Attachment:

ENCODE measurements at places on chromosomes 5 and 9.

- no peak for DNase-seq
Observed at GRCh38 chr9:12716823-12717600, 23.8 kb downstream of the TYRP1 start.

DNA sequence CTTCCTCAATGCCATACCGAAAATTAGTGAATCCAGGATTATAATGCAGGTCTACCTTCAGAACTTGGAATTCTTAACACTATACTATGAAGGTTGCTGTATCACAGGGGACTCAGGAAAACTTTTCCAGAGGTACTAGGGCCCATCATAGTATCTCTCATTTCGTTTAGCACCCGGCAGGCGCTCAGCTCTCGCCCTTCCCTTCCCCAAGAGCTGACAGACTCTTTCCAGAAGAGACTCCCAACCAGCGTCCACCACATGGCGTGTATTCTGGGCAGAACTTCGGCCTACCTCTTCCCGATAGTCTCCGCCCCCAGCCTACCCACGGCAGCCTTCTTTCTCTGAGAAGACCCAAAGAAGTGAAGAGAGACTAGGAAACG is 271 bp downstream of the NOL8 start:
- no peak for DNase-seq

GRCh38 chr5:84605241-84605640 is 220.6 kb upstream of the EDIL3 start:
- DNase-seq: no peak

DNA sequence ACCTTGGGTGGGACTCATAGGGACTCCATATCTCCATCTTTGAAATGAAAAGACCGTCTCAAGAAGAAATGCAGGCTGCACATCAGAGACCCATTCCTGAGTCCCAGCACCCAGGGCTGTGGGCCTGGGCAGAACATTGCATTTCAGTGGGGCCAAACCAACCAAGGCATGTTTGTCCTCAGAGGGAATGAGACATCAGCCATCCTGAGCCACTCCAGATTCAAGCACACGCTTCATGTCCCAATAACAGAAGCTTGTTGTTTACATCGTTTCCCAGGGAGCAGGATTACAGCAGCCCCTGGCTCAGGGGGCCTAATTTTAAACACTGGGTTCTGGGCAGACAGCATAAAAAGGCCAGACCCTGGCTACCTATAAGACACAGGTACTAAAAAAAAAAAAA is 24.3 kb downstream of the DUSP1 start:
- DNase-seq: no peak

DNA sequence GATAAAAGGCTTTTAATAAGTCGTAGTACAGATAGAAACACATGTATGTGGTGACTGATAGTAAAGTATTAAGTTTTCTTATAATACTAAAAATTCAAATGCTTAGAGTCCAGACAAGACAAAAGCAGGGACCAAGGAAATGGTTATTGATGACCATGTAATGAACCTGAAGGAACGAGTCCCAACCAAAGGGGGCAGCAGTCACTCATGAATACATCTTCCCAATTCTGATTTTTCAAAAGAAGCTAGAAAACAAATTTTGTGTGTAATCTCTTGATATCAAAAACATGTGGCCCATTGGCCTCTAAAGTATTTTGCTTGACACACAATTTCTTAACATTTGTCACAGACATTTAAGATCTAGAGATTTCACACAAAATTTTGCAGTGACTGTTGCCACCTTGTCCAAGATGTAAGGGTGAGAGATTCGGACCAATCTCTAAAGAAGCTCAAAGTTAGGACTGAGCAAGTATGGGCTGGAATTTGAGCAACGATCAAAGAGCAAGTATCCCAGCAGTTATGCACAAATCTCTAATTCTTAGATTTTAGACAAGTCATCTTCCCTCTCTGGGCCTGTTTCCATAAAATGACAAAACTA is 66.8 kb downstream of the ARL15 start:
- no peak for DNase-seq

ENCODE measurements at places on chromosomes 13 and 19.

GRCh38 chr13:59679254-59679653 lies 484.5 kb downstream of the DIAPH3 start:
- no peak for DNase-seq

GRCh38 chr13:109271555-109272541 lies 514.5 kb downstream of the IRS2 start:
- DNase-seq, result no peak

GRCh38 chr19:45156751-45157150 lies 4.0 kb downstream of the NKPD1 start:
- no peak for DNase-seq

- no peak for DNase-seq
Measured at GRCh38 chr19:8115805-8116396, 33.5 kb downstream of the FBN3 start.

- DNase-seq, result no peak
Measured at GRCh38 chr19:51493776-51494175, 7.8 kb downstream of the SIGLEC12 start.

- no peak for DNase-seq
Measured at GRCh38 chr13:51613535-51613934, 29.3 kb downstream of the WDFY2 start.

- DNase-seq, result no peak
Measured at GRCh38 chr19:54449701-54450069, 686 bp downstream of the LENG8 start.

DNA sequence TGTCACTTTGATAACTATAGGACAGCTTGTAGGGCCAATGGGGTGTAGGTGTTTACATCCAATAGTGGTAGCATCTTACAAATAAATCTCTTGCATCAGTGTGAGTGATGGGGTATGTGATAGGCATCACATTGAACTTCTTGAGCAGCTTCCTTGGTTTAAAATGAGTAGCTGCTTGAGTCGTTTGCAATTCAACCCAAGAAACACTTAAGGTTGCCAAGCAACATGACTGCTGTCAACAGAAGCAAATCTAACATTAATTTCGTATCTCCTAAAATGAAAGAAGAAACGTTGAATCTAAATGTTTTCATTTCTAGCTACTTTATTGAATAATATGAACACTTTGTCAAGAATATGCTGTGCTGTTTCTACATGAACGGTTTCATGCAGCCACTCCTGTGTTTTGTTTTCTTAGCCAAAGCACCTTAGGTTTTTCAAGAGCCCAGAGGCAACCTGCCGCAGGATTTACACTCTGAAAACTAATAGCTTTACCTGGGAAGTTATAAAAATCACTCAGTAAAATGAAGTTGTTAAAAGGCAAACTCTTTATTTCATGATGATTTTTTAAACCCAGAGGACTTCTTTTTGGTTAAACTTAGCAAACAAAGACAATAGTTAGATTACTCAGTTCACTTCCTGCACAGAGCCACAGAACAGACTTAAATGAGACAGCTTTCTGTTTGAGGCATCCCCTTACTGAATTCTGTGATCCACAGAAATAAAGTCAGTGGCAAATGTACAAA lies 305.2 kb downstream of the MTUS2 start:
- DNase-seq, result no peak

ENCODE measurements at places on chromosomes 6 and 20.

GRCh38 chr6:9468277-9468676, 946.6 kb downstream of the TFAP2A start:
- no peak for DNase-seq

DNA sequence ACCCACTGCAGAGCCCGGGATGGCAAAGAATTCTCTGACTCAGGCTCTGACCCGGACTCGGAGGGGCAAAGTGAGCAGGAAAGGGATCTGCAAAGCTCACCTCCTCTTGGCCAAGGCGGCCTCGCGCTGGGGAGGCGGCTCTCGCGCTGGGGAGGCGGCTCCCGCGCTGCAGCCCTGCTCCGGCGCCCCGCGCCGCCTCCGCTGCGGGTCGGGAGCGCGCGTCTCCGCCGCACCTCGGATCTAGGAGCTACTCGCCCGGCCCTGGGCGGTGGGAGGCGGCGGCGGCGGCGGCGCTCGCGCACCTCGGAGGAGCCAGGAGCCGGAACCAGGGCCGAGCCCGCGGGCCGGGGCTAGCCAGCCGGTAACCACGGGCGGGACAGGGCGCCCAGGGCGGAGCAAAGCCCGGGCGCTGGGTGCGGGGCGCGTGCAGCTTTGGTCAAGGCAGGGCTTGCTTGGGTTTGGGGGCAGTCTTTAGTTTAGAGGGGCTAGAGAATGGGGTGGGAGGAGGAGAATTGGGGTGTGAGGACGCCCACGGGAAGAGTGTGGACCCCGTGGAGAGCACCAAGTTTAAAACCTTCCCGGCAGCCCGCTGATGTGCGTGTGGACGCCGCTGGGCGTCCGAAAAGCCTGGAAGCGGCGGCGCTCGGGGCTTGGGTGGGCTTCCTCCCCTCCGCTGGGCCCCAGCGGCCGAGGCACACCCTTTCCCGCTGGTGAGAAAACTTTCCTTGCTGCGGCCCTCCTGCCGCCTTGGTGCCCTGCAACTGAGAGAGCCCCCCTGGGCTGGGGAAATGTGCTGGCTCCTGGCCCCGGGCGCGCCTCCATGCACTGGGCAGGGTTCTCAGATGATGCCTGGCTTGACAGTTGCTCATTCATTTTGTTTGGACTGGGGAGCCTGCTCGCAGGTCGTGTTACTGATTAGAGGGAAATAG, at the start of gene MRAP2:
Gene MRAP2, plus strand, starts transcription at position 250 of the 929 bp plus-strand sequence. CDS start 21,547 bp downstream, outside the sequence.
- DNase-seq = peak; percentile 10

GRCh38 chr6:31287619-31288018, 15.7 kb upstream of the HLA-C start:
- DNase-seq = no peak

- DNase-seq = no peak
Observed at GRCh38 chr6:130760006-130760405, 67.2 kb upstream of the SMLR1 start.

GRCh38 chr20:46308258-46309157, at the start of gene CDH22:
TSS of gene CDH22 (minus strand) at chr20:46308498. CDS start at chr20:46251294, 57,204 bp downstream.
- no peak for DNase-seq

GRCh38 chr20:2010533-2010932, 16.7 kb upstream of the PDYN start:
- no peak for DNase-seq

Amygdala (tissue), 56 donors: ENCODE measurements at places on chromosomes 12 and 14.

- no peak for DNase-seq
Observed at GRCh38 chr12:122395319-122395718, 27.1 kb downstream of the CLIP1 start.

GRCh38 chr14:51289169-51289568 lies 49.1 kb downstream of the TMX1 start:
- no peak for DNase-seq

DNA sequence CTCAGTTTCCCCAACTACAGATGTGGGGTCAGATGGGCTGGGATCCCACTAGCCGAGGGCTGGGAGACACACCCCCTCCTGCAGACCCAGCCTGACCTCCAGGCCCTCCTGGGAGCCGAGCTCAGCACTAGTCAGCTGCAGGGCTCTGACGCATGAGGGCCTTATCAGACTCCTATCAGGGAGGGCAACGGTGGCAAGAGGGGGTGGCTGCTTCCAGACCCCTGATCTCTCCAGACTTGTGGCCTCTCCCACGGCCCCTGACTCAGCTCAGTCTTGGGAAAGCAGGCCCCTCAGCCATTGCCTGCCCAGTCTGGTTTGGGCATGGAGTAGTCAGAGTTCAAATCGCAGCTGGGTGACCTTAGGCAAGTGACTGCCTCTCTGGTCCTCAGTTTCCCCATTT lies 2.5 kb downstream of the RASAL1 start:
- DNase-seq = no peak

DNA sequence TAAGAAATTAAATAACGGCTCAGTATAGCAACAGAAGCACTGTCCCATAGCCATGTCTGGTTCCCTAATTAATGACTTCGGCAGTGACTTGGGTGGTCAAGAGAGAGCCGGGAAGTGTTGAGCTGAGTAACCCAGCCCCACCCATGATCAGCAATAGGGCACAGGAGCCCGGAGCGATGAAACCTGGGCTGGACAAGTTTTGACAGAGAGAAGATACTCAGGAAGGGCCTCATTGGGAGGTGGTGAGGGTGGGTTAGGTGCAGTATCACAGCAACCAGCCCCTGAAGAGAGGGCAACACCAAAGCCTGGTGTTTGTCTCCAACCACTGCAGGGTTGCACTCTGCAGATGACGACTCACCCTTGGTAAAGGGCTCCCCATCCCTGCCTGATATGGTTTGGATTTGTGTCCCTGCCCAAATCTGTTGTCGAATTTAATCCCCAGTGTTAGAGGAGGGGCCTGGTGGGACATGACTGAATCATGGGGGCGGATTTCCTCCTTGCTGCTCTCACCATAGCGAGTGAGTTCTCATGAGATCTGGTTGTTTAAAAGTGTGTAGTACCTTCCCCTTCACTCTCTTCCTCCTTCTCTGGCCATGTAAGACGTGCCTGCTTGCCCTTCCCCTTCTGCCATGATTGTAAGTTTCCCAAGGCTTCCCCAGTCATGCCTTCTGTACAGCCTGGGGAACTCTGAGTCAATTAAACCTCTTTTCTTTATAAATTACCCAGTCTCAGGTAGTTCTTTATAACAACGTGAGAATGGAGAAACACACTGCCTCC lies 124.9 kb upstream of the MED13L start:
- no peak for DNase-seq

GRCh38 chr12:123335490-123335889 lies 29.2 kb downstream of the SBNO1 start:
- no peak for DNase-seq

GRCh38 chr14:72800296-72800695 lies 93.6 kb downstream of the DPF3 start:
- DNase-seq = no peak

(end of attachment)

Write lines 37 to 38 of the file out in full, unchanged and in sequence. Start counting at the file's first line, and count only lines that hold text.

- DNase-seq = no peak
Observed at GRCh38 chr6:130760006-130760405, 67.2 kb upstream of the SMLR1 start.